Bitcoin is a transparent system. Its publicly accessible registry can be checked and examined by anyone. Thus, every transaction displayed in the proof-of-work chain ( PoW ), can be exposed as long as Bitcoin exists. Disregarding privacy principles today could cause negative consequences in the future.
Achieving privacy, like security, is a process, and it’s quite difficult, but not impossible. The development of tools to help maintain privacy when using Bitcoin continues, and fortunately, interacting with most of these tools is getting easier. Unfortunately, there is no panacea, per se. We need to be aware of the tradeoffs and follow best practices as they evolve.
Best practices for privacy
Like everything related to Bitcoin, controlling your own privacy is a gradual, step-by-step process. Learning and implementing best practices takes patience and responsibility, so don’t be discouraged if at first glance you find it too difficult. Every step, no matter how small, is a step in the right direction.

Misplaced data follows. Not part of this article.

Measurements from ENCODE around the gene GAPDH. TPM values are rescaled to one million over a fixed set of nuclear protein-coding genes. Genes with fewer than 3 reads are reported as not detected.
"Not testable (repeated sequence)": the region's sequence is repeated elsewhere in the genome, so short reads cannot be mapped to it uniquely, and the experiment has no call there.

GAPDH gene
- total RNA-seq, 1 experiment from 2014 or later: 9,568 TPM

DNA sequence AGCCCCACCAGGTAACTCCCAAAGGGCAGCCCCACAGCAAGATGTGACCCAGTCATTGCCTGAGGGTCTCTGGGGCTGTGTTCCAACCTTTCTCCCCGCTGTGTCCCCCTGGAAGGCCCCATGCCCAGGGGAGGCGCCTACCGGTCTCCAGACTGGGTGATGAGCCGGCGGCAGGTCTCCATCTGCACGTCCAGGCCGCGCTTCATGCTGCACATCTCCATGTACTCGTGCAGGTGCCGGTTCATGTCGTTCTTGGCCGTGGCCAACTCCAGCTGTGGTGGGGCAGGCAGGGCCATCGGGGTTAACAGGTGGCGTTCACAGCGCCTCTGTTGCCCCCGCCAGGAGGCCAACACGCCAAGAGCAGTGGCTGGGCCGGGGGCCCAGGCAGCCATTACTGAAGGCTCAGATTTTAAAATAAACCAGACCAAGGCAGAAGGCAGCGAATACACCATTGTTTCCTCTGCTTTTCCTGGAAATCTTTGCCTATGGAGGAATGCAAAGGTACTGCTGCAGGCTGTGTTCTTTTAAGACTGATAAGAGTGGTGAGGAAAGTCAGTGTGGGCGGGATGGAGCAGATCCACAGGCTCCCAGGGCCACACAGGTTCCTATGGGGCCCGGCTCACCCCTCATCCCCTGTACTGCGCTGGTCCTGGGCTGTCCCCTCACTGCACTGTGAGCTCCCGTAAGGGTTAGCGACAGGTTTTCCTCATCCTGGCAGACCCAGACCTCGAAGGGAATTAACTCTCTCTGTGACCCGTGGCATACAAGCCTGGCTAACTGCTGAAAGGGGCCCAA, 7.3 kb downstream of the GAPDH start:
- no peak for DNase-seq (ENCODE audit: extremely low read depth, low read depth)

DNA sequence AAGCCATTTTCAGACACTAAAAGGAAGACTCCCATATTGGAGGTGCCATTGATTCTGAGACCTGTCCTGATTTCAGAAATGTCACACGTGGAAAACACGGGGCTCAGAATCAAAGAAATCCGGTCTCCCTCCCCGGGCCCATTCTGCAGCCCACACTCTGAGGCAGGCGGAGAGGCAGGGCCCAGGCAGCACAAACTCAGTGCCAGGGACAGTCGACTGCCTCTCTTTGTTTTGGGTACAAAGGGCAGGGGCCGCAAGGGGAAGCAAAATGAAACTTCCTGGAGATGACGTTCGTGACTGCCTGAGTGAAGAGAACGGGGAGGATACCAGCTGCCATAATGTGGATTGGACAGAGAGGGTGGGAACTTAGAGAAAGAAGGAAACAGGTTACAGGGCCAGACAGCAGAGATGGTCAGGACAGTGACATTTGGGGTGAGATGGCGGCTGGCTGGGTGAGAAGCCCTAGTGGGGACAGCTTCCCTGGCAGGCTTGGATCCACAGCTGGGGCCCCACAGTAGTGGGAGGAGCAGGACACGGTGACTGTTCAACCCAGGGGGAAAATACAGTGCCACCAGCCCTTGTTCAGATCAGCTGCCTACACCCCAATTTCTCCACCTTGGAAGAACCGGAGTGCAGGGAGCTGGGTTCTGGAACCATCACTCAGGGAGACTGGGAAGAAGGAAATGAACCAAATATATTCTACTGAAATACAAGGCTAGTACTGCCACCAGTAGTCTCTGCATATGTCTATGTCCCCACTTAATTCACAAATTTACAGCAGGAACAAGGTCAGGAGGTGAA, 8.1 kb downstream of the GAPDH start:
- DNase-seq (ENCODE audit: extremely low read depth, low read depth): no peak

Listed below are practical steps you can take to improve your privacy :
Store your own coins by yourself
Do not reuse addresses
Minimize KYC procedures ( know your customer )
Minimize interaction with third parties
Start your Bitcoin node
Use lightning network for small transactions
Do not use public block observers
Use CoinJoin as often as possible
Store your coins yourself : Not your keys, not your bitcoins If someone else stores your bitcoins for you, they know everything there is to know about those coins : amounts, transaction history, upcoming transactions, etc. The first and most important step is to store your coins yourself.
Do not reuse addresses : Address reuse will negate the privacy of both sender and recipient. This should be avoided at all costs.
Minimize the passage of KYC procedures: Linking your real identity to your bitcoin addresses is mandatory in most jurisdictions. While the effectiveness of these rules is questionable, numerous data breaches point to negative consequences for ordinary users. If you choose to use KYC platforms to buy or sell bitcoins, make sure you are fully aware of the relationship between you and the service in question. You are trusting this service not only with your personal data, but also with the future security of that data. If your income is denominated in fiat currencies, we recommend using one of the services focused exclusively on Bitcoin. If you want to opt out of KYC entirely, check out the article " No KYC ".
Minimize interaction with third parties : Trusted third parties are security holes If you have the ability to handle it yourself without relying on trusted third parties, do it.